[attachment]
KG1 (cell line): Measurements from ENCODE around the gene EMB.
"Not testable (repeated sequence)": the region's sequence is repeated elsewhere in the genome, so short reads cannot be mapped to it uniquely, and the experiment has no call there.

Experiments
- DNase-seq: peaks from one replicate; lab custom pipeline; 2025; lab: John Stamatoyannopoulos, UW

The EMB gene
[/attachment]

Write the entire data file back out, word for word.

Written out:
KG1 (cell line): Measurements from ENCODE around the gene EMB.
"Not testable (repeated sequence)": the region's sequence is repeated elsewhere in the genome, so short reads cannot be mapped to it uniquely, and the experiment has no call there.

Experiments
- DNase-seq: peaks from one replicate; lab custom pipeline; 2025; lab: John Stamatoyannopoulos, UW

The EMB gene